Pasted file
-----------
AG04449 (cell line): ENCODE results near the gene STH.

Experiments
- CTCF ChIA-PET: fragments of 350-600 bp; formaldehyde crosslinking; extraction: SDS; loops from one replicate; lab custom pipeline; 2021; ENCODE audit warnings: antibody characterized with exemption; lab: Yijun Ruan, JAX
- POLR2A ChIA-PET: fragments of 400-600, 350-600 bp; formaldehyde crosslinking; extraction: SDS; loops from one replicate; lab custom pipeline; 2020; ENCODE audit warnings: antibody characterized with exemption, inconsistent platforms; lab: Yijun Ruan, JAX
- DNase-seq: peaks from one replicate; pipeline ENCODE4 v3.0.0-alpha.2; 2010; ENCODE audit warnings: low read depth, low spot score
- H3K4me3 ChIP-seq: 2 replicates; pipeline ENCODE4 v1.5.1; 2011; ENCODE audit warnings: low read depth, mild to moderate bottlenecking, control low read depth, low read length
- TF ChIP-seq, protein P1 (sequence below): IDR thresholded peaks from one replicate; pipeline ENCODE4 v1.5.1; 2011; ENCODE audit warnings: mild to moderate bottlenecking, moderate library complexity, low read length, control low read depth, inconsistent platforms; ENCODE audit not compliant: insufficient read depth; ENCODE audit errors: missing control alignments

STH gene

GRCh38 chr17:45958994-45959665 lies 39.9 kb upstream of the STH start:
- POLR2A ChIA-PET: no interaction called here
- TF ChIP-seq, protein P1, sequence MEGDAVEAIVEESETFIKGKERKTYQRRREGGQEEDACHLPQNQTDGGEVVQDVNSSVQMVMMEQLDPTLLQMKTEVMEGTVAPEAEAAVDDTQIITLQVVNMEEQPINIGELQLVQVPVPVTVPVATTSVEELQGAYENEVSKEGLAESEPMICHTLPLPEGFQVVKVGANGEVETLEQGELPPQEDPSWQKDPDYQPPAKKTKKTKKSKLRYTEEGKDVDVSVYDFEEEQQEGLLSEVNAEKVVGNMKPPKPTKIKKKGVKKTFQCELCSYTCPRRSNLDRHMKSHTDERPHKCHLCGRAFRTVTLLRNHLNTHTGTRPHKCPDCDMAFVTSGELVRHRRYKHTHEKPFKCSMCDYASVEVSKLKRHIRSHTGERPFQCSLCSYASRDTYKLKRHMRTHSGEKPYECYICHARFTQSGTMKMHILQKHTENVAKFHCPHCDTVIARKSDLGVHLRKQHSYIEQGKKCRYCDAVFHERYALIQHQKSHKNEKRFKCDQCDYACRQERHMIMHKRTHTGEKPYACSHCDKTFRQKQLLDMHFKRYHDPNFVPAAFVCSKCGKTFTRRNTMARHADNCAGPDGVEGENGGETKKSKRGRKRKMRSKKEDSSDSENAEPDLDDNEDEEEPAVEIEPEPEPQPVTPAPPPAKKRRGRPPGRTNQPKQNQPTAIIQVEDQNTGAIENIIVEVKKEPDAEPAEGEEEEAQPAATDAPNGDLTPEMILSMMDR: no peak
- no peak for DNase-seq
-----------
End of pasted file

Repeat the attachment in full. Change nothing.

AG04449 (cell line): ENCODE results near the gene STH.

Experiments
- CTCF ChIA-PET: fragments of 350-600 bp; formaldehyde crosslinking; extraction: SDS; loops from one replicate; lab custom pipeline; 2021; ENCODE audit warnings: antibody characterized with exemption; lab: Yijun Ruan, JAX
- POLR2A ChIA-PET: fragments of 400-600, 350-600 bp; formaldehyde crosslinking; extraction: SDS; loops from one replicate; lab custom pipeline; 2020; ENCODE audit warnings: antibody characterized with exemption, inconsistent platforms; lab: Yijun Ruan, JAX
- DNase-seq: peaks from one replicate; pipeline ENCODE4 v3.0.0-alpha.2; 2010; ENCODE audit warnings: low read depth, low spot score
- H3K4me3 ChIP-seq: 2 replicates; pipeline ENCODE4 v1.5.1; 2011; ENCODE audit warnings: low read depth, mild to moderate bottlenecking, control low read depth, low read length
- TF ChIP-seq, protein P1 (sequence below): IDR thresholded peaks from one replicate; pipeline ENCODE4 v1.5.1; 2011; ENCODE audit warnings: mild to moderate bottlenecking, moderate library complexity, low read length, control low read depth, inconsistent platforms; ENCODE audit not compliant: insufficient read depth; ENCODE audit errors: missing control alignments

STH gene

GRCh38 chr17:45958994-45959665 lies 39.9 kb upstream of the STH start:
- POLR2A ChIA-PET: no interaction called here
- TF ChIP-seq, protein P1, sequence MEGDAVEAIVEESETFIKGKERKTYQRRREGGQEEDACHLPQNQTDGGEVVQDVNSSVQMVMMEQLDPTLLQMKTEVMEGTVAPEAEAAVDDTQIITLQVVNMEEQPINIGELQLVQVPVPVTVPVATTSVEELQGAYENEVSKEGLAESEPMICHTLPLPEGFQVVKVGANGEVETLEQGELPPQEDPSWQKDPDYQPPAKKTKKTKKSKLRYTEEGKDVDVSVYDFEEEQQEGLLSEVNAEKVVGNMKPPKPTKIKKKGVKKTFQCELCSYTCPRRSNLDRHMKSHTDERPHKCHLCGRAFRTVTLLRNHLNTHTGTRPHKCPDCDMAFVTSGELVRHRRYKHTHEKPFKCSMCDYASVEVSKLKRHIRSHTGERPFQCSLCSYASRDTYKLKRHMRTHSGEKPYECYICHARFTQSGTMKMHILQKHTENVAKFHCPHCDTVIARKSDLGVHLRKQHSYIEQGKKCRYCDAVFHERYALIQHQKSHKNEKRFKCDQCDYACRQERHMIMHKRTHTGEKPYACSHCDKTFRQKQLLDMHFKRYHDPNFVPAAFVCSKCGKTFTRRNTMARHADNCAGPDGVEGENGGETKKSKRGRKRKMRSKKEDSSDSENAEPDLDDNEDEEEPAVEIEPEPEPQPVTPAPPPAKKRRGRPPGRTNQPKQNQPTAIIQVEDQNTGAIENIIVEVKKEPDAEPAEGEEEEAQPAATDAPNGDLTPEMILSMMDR: no peak
- no peak for DNase-seq